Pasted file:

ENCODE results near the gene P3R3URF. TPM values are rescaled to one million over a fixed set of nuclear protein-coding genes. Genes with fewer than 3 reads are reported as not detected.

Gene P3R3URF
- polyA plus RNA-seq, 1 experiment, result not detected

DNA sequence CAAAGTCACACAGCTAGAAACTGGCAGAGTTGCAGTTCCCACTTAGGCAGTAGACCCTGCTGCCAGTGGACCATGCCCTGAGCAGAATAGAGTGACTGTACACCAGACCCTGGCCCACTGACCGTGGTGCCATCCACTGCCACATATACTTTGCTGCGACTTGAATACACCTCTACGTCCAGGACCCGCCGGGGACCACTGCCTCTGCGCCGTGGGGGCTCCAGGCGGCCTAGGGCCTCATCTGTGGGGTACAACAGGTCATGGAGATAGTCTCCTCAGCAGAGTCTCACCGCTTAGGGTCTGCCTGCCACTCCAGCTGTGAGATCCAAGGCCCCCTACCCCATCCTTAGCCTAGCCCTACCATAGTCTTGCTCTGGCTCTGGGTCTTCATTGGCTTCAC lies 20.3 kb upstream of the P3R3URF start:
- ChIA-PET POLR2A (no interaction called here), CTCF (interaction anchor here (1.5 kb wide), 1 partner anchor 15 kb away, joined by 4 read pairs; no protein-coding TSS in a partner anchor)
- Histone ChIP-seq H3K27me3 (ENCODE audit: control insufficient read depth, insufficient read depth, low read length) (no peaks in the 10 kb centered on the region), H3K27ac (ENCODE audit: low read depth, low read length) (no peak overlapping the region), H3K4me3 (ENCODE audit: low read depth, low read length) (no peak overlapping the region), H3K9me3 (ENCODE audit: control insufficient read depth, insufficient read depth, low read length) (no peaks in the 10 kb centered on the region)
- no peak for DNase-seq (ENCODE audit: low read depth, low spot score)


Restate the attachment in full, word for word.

ENCODE results near the gene P3R3URF. TPM values are rescaled to one million over a fixed set of nuclear protein-coding genes. Genes with fewer than 3 reads are reported as not detected.

Gene P3R3URF
- polyA plus RNA-seq, 1 experiment, result not detected

DNA sequence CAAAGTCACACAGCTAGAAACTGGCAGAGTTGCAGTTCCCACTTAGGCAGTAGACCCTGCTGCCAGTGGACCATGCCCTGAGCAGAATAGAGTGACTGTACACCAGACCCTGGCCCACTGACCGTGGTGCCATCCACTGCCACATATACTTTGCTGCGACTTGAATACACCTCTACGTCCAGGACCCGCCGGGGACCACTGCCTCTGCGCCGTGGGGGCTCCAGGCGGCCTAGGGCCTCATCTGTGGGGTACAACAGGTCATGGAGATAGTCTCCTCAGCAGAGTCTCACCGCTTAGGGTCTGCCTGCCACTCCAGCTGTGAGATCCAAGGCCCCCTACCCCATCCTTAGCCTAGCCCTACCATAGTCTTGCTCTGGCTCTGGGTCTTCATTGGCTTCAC lies 20.3 kb upstream of the P3R3URF start:
- ChIA-PET POLR2A (no interaction called here), CTCF (interaction anchor here (1.5 kb wide), 1 partner anchor 15 kb away, joined by 4 read pairs; no protein-coding TSS in a partner anchor)
- Histone ChIP-seq H3K27me3 (ENCODE audit: control insufficient read depth, insufficient read depth, low read length) (no peaks in the 10 kb centered on the region), H3K27ac (ENCODE audit: low read depth, low read length) (no peak overlapping the region), H3K4me3 (ENCODE audit: low read depth, low read length) (no peak overlapping the region), H3K9me3 (ENCODE audit: control insufficient read depth, insufficient read depth, low read length) (no peaks in the 10 kb centered on the region)
- no peak for DNase-seq (ENCODE audit: low read depth, low spot score)